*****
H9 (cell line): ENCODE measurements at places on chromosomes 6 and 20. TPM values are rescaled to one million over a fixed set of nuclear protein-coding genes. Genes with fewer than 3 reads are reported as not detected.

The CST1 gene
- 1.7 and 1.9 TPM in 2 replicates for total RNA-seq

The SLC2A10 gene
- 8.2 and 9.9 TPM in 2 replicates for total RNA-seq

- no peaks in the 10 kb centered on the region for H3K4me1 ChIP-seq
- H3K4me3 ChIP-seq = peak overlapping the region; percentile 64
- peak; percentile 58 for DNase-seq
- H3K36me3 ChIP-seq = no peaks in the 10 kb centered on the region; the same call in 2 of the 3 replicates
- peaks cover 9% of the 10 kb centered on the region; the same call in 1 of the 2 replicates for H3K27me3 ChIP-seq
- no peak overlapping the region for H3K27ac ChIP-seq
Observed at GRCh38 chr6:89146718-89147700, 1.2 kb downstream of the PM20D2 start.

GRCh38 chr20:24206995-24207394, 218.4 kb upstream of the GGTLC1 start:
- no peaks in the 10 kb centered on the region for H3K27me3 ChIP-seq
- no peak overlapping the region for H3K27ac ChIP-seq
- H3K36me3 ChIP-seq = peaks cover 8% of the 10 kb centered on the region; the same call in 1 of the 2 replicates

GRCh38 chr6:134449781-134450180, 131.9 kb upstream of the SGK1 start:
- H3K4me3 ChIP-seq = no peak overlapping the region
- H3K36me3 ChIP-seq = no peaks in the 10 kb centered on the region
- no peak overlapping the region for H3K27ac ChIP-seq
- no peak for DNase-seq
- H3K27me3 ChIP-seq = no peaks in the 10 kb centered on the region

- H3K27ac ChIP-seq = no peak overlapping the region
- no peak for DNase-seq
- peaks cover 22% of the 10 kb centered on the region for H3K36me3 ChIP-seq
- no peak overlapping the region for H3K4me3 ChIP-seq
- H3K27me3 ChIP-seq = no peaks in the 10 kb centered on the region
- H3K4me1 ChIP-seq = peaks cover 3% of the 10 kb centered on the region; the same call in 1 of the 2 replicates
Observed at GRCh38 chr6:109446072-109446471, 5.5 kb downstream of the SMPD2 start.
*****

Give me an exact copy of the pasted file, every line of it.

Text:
H9 (cell line): ENCODE measurements at places on chromosomes 6 and 20. TPM values are rescaled to one million over a fixed set of nuclear protein-coding genes. Genes with fewer than 3 reads are reported as not detected.

The CST1 gene
- 1.7 and 1.9 TPM in 2 replicates for total RNA-seq

The SLC2A10 gene
- 8.2 and 9.9 TPM in 2 replicates for total RNA-seq

- no peaks in the 10 kb centered on the region for H3K4me1 ChIP-seq
- H3K4me3 ChIP-seq = peak overlapping the region; percentile 64
- peak; percentile 58 for DNase-seq
- H3K36me3 ChIP-seq = no peaks in the 10 kb centered on the region; the same call in 2 of the 3 replicates
- peaks cover 9% of the 10 kb centered on the region; the same call in 1 of the 2 replicates for H3K27me3 ChIP-seq
- no peak overlapping the region for H3K27ac ChIP-seq
Observed at GRCh38 chr6:89146718-89147700, 1.2 kb downstream of the PM20D2 start.

GRCh38 chr20:24206995-24207394, 218.4 kb upstream of the GGTLC1 start:
- no peaks in the 10 kb centered on the region for H3K27me3 ChIP-seq
- no peak overlapping the region for H3K27ac ChIP-seq
- H3K36me3 ChIP-seq = peaks cover 8% of the 10 kb centered on the region; the same call in 1 of the 2 replicates

GRCh38 chr6:134449781-134450180, 131.9 kb upstream of the SGK1 start:
- H3K4me3 ChIP-seq = no peak overlapping the region
- H3K36me3 ChIP-seq = no peaks in the 10 kb centered on the region
- no peak overlapping the region for H3K27ac ChIP-seq
- no peak for DNase-seq
- H3K27me3 ChIP-seq = no peaks in the 10 kb centered on the region

- H3K27ac ChIP-seq = no peak overlapping the region
- no peak for DNase-seq
- peaks cover 22% of the 10 kb centered on the region for H3K36me3 ChIP-seq
- no peak overlapping the region for H3K4me3 ChIP-seq
- H3K27me3 ChIP-seq = no peaks in the 10 kb centered on the region
- H3K4me1 ChIP-seq = peaks cover 3% of the 10 kb centered on the region; the same call in 1 of the 2 replicates
Observed at GRCh38 chr6:109446072-109446471, 5.5 kb downstream of the SMPD2 start.